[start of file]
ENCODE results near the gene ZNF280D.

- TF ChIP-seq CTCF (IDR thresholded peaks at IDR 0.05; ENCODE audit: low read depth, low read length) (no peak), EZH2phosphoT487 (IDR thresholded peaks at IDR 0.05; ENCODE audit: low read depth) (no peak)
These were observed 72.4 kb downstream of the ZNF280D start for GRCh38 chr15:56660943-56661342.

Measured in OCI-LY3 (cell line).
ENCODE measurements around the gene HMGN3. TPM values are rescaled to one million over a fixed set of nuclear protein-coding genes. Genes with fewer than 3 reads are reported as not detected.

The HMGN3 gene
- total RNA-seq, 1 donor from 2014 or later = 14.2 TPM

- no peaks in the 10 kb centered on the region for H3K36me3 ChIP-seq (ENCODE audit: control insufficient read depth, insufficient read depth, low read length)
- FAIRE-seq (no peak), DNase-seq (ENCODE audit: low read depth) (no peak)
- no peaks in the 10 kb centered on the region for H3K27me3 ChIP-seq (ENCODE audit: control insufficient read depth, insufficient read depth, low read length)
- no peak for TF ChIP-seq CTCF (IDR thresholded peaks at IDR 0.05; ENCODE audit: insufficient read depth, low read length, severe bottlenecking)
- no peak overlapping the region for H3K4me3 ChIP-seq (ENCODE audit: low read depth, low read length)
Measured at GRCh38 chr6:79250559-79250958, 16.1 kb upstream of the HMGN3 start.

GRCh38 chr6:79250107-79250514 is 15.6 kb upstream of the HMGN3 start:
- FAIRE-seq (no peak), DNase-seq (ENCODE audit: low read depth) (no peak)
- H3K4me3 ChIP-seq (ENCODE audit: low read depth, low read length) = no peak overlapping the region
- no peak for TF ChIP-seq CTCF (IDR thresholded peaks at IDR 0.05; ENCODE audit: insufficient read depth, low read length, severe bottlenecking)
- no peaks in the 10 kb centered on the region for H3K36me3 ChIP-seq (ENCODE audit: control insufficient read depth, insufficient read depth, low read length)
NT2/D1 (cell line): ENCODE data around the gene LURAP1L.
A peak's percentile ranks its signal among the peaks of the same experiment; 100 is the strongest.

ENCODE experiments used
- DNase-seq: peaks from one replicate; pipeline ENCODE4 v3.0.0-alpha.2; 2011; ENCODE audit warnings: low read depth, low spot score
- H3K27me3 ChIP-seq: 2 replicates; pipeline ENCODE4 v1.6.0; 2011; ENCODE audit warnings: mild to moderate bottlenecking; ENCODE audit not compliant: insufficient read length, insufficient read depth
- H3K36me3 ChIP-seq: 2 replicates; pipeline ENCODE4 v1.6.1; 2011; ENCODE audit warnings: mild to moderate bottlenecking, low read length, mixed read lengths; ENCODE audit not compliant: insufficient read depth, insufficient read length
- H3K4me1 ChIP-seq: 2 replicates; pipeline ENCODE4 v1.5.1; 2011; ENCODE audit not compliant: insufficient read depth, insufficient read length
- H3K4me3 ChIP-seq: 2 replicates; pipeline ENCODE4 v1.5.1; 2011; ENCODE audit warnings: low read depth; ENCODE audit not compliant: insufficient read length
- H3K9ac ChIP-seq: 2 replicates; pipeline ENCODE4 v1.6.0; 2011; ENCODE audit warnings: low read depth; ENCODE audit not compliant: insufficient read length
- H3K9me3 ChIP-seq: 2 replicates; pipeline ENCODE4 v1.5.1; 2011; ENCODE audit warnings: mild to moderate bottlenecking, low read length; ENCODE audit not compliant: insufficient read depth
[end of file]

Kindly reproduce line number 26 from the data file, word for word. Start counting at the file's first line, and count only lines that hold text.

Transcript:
- H3K4me3 ChIP-seq: 2 replicates; pipeline ENCODE4 v1.5.1; 2011; ENCODE audit warnings: low read depth; ENCODE audit not compliant: insufficient read length